ELMIRA, N.Y. (WETM) – In a press release, the City of Elmira has announced dates for leaf pickup. Bagged leaf pickup has been discontinued and is now a violation in most state landfills to accept yard waste.
Bulk lead pickup will begin on Monday, November 2nd, and will end approximately on December 11th. Residents are asked to rake leaves into an area between the curb and sidewalk for pickup by City crews. In areas without sidewalks, rake the leaves as close to the curb or street as possible. In areas without lawns between curb and sidewalk, rake the leaves to the curb line. In all cases, leave ample room for safe pedestrian travel.
The City asks residents to NOT rake leaves into the street as that creates safety hazards for children and motorists. Leaves piled in the street also impede the drainage of the streets, blocking storm water flows.
There will be no bulk pickup of leaves or other debris outside of the prescribed dates. Leaf pickup will occur along every street in the City at least twice.
In the press release, the City of Elmira encourages the compost program, which is designed to reduce bulk leaf pickup costs. Any City resident can drop off their own leaves at the Chemung County compost facility, located on Blostein Boulevard. The hours of operation for the compost facility are Tuesdays and Thursdays from 9 AM to 5 PM, Wednesdays and Fridays from 9 AM to 3 PM, and Saturdays from 8 AM to 1 PM. It may be closed due to maintenance or weather at any time. Residents can pick up prepared mulch for free from the facility.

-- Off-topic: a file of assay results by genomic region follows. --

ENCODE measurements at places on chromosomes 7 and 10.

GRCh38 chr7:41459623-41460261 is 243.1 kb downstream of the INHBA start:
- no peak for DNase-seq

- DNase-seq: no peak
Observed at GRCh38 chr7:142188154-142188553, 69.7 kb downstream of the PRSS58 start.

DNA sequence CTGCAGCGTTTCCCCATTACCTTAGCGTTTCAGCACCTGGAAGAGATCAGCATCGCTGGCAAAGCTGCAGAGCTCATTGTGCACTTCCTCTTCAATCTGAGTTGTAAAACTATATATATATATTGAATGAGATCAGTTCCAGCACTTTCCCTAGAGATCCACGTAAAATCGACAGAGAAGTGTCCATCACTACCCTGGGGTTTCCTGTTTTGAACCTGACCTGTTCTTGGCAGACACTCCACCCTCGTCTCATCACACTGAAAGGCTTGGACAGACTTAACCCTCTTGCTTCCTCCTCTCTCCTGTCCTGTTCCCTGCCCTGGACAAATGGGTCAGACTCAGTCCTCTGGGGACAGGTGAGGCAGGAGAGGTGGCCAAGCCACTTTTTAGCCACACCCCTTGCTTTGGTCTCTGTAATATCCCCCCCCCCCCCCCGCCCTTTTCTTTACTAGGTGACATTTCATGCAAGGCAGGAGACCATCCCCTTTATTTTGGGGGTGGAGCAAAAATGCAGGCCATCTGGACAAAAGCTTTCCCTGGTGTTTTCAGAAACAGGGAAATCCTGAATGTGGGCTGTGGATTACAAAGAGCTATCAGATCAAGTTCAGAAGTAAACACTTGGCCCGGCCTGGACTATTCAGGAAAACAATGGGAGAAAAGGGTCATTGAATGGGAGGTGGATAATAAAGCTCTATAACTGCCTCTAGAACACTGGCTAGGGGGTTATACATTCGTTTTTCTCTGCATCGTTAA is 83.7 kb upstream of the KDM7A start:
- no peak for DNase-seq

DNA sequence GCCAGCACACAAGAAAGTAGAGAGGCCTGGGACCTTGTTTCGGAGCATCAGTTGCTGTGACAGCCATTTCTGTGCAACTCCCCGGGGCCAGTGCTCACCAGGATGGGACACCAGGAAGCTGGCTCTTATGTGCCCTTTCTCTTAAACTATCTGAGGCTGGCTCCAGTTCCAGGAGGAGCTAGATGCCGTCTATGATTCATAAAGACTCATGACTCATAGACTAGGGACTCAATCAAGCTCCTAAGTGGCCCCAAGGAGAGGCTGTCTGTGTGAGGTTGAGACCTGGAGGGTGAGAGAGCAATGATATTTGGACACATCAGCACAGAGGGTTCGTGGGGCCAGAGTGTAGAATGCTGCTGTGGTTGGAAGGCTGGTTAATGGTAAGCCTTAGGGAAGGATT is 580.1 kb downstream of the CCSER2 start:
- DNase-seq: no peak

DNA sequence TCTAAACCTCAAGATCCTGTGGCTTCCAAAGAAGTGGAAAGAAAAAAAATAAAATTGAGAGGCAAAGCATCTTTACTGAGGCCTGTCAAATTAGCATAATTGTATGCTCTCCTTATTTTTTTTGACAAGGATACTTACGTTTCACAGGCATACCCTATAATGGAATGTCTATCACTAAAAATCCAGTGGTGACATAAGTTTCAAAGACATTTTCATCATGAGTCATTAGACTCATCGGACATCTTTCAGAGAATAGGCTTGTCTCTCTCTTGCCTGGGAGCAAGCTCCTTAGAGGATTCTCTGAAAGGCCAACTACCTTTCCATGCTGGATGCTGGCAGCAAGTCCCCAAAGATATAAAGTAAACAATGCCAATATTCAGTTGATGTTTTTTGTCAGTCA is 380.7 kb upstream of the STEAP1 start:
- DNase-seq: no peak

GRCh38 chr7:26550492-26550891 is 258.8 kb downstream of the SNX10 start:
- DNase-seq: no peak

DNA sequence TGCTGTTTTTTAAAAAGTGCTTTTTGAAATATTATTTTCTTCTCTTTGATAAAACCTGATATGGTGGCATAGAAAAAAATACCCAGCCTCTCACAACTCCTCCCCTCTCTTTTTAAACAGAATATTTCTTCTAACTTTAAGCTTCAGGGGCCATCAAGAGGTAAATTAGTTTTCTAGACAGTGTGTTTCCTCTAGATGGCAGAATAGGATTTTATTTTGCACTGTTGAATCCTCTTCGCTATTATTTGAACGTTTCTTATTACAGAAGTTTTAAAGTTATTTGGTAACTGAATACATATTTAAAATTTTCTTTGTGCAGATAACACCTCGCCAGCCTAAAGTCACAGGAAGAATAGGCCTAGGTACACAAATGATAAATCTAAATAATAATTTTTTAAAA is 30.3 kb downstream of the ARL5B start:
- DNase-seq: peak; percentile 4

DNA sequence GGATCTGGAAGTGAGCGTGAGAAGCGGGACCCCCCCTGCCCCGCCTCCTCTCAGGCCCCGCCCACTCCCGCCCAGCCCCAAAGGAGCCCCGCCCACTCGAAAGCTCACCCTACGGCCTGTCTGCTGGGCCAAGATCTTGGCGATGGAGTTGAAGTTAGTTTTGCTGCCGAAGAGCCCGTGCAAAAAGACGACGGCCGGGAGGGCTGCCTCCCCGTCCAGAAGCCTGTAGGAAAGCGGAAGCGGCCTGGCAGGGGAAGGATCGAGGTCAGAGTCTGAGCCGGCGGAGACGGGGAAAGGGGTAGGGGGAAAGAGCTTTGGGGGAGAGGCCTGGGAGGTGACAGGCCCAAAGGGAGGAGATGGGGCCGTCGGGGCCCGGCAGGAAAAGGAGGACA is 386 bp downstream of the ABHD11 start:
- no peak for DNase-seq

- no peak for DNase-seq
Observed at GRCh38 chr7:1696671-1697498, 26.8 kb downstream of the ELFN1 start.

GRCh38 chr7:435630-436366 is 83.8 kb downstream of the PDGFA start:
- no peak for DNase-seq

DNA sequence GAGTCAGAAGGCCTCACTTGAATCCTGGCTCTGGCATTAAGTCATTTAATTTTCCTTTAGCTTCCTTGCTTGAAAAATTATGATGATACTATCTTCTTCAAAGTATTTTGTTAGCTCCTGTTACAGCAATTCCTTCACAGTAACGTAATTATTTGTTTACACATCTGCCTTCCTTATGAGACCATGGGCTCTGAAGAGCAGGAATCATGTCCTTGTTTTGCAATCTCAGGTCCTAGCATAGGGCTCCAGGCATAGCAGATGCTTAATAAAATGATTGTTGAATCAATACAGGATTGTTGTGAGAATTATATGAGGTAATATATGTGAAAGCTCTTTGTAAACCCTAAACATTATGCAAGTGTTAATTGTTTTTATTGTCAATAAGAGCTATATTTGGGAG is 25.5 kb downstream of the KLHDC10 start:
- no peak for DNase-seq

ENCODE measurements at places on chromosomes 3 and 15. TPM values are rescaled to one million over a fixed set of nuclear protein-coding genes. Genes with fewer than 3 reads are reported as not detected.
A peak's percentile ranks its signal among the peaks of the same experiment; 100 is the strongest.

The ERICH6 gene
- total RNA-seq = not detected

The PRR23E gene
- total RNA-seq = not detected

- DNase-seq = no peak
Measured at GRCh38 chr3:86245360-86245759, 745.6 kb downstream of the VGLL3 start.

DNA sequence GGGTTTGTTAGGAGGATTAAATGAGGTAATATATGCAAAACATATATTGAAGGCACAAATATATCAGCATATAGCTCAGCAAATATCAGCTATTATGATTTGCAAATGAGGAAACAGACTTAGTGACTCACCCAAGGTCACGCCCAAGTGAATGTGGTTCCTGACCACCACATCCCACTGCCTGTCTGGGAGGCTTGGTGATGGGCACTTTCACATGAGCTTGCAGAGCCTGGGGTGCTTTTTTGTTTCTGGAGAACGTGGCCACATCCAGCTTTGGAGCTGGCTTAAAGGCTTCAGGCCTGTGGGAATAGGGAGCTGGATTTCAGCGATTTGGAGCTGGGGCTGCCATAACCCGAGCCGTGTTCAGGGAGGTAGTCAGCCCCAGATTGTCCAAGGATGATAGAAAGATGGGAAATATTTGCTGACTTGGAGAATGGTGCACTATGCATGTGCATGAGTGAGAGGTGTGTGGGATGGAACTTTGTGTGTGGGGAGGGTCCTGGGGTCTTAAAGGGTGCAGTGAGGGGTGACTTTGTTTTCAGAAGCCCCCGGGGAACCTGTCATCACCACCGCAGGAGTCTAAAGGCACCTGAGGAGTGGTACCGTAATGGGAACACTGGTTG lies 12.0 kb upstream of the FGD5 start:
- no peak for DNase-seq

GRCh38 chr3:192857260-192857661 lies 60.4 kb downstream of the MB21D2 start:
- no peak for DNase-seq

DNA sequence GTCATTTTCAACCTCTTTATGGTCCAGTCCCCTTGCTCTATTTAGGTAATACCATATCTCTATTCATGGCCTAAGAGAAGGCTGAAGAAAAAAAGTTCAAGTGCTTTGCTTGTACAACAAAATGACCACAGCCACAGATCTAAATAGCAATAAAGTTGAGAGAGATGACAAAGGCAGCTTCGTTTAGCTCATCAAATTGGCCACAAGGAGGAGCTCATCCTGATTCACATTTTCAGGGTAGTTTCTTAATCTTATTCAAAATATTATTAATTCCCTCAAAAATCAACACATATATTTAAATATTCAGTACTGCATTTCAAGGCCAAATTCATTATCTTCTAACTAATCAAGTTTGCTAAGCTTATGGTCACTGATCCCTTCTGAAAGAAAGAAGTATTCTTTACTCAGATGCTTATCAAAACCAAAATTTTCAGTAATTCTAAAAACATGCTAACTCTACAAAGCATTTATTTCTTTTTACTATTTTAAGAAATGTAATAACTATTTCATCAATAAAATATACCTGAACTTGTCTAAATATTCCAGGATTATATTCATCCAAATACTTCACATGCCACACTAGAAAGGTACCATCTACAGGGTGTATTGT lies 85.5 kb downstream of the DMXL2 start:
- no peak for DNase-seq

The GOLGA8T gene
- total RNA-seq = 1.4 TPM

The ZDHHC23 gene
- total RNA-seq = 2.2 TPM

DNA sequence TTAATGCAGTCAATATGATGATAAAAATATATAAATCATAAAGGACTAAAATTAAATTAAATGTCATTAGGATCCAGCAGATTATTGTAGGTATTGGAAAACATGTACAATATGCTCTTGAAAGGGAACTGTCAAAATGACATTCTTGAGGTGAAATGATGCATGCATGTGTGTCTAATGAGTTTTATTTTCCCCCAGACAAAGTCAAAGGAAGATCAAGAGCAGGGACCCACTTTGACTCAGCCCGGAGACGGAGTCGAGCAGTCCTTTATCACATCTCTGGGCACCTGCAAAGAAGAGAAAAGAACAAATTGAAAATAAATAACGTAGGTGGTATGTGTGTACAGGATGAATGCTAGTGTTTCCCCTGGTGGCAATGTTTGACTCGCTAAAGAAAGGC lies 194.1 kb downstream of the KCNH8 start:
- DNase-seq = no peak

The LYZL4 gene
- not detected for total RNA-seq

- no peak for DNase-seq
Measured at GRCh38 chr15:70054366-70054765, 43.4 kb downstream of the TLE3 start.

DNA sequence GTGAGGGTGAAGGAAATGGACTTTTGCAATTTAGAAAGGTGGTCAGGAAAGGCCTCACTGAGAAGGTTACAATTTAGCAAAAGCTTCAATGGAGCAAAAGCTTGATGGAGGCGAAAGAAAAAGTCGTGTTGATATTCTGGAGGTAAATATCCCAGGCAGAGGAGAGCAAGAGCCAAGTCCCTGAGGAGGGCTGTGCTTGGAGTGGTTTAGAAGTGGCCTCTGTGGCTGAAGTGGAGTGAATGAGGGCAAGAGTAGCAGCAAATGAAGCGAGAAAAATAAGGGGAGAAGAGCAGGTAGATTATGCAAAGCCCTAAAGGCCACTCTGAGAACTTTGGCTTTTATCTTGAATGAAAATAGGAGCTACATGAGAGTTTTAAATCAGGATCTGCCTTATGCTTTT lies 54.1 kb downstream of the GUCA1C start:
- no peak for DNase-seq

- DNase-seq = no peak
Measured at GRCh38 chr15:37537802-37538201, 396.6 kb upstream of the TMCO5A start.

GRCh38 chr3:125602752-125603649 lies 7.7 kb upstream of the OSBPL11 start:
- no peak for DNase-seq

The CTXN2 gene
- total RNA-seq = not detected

As discussed in this article from last month, raking leaves can disrupt ecological processes and is less than beneficial for your yard. Mulching your own leaves is also encouraged in this release from the City as it benefits your yard the best, along with saving you time and money. Micro-organisms that live in the soil break down the leaves and help your yard grow healthier and greener.
In an interview with 18 News last month, Associate Professor of Biology at Corning Community College Dr. Robert Koble had this to say about raking leaves:
“So when thinking about lawn health or just health of any organism, whether it be plants or fungus or animals, they’re all part of a huge ecosystem, and an ecosystem is reliant on all these different organisms from worms to trees to grass. So when you rake your leaves, or when you leave your leaves you’re affecting not just the lawn, you’re affecting everything else. So if you want a really good lawn to think about the soil, think about the microbes, the little bugs, the creepy crawlies, that are in the soil, and you’ll have a good lawn.”Dr. Robert Koble, Associate Professor of Biology, Corning Community College
Dr. Koble went on to say that the best thing for your yard is to not do anything at all, including mowing and let leaves lay where they fall. However, society has deemed that unacceptable.